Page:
The NRL has never lacked for off-field dramas. Since the Super League wars back in the 90’s, it’s barely gone a month or two without some sort of scandal or disruption.
In recent times players, coaches and officials have come under the spot light of the media more and more, with the latest being David Gallop.
Gallop has been such a focal point for many of the major issues around the NRL, that it’s a little strange that he has decided not too see out the first full year with the Rugby League Commission in charge.
Gallop hasn’t had an easy ride during his time at the top. The fans and players within Australian sports, especially rugby league, are particularly passionate, vocal people.
One of the first problems to fall in his lap was the Bulldog’s Coffs Harbour sex scandal, followed not long after by their salary cap scandal. He’s also handed out punishments such as stripping two premierships (2007 and 2009) from the Melbourne Storm, and forcing them to play out the 2010 season for no points after breaching the salary cap. A decision he made without the approval of the NRL Board.
In recent times, Gallop also faced criticism for the treatment of Manly fullback Bret Stewart when he was banned for four games for ‘drunkeness’ but looked like a knee-jerk reaction to the sexual assault charges Stewart was facing, and eventually acquitted of.
No one could say Gallop has had an easy ride during his ten seasons in charge. But looking back in hindsight, many of his decisions seem to have put the NRL ahead of the players and fans.
Melbourne’s salary cap scandal warranted harsh punishment. But he failed to correct the imbalance by allowing the Storm – arguably the best team in the comp – to play out a season with players they’d paid for illegally. Meaning the other teams in the competition were forced to play, and more often then not lose against an unfairly stacked squad.
Timing and weak communication on the part of not only Gallop, but also the NRL Board combined to make a PR nightmare of the Bret Stewart incident. While not expected to put players ahead of the game, their choice to suspend Stewart for four games wasn’t in keeping with a punishment for simply being intoxicated. It was obvious, and painful for the Manly fans to see one of their key players treated like a criminal while being treated like imbeciles by the board with their continued claims that Stewart’s punishment was for nothing more then ‘drunkeness’.
Gallop is a lawyer, so perhaps his trademark coolness, with a blank face and nasal monotone is all a part of his day to day business. But it made him incredibly hard to warm to even at the best of times. For a sport in which most fans are blue collar, he was never going to be well received.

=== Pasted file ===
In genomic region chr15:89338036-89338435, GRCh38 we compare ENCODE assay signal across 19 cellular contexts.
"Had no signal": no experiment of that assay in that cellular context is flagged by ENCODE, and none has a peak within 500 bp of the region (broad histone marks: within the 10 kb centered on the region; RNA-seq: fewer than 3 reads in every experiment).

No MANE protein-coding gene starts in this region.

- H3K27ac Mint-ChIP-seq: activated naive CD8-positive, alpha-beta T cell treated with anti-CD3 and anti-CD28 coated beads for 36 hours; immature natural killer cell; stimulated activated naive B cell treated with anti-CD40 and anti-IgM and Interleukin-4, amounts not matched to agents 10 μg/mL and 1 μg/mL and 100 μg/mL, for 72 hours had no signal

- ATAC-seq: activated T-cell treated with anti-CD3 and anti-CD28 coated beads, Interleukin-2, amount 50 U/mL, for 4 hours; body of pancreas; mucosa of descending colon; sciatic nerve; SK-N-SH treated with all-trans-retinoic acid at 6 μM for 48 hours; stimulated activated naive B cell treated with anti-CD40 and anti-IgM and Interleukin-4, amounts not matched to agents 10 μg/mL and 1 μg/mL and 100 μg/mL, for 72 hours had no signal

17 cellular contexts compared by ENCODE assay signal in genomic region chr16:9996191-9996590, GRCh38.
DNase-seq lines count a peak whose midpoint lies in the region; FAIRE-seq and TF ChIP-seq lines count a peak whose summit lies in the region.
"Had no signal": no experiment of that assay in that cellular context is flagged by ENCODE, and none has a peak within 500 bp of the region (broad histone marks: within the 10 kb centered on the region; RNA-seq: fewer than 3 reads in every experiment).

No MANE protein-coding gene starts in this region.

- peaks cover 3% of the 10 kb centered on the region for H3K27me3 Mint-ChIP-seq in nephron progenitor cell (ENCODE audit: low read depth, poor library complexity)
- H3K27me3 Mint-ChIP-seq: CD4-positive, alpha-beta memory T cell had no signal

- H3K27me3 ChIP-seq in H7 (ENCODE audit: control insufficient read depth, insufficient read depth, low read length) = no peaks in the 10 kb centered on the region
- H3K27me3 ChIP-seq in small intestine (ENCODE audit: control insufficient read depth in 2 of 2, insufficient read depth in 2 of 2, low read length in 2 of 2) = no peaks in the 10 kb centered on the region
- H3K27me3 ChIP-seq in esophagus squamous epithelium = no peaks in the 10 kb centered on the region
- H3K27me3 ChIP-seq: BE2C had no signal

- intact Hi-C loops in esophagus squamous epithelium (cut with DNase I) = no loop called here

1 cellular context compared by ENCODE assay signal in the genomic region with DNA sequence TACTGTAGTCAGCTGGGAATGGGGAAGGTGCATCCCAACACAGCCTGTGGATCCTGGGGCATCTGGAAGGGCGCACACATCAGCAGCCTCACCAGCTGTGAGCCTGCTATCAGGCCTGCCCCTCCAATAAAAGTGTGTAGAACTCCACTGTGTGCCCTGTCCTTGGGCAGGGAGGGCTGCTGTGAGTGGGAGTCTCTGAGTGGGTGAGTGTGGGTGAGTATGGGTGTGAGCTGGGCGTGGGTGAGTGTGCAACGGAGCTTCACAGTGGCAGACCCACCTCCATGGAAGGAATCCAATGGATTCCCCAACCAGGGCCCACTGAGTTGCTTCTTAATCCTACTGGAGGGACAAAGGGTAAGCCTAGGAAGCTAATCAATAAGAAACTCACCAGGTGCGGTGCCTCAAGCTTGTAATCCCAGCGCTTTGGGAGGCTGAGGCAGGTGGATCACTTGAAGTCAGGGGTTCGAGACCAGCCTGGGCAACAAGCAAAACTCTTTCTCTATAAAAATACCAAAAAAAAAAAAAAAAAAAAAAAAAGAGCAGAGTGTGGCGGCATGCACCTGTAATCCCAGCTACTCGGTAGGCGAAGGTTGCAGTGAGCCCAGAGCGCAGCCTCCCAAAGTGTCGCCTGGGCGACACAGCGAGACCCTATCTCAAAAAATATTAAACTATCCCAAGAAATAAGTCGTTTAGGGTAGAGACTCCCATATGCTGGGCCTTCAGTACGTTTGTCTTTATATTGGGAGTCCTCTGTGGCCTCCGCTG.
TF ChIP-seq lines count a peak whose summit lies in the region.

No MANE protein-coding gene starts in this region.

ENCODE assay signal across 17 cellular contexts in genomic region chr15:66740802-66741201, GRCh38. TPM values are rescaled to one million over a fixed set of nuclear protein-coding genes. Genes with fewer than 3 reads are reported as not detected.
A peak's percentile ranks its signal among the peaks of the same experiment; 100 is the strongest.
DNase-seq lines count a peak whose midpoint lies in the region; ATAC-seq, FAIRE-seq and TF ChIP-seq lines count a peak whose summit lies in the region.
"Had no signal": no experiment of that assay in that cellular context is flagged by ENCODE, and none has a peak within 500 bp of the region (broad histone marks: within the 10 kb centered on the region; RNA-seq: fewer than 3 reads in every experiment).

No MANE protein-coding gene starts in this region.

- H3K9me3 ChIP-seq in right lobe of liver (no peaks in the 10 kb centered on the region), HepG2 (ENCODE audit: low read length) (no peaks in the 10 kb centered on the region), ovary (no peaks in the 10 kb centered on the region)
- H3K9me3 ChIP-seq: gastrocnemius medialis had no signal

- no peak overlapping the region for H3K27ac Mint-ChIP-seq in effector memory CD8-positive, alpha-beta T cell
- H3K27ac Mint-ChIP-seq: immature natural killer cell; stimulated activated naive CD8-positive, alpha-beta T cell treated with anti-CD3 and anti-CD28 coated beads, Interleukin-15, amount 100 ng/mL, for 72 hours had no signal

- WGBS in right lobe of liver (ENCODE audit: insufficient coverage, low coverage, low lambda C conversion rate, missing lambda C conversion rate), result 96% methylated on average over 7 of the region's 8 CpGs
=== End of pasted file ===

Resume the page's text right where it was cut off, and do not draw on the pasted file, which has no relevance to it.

But for all his mistakes or controversial decisions Gallop has done enough behind the scenes to help the game of rugby league continue to grow. The media and fans primarily focus on the excessive negative side of things. But the fact remains that the quality of NRL matches is excellent these days. Often the worst performing teams are within six points or less of their opposition, and still field a number of rep players.
Across the Tasman, the Auckland Vulcans were welcomed into the NSW Cup competition. While they (the Vulcans) have to fund a large part of the costs (they pay the travel and accommodation costs of the away team when playing at home) the fact that Gallop and the board were willing to support the initiative shows forward thinking, and a choice to take calculated risks for the benefit of the game. By allowing the Vulcans into the Australian they’ve tapped the vast (and largely untapped) New Zealand and Pacific Island talent pool.
It’s unreasonable to expect anyone to please everyone. Being a human bottle neck, and making logical decisions, while trying to balance the emotional aspect is always a losing game. Even the right choice will have it’s detractors.
Gallop might be judged as a person or CEO for the way he handled the many scandals that fell into his lap. But as for being a contributor and positive influence on the game of rugby league, he can probably lay claim to a lot of advances and ideas that we, the public, will never know about (or get excited about even if we did)of which he was an integral part.
After a decade of what David Gallop had to face, his possible replacements might prefer to tackle David Taylor, or Manu Vatuvei head on rather then take that job.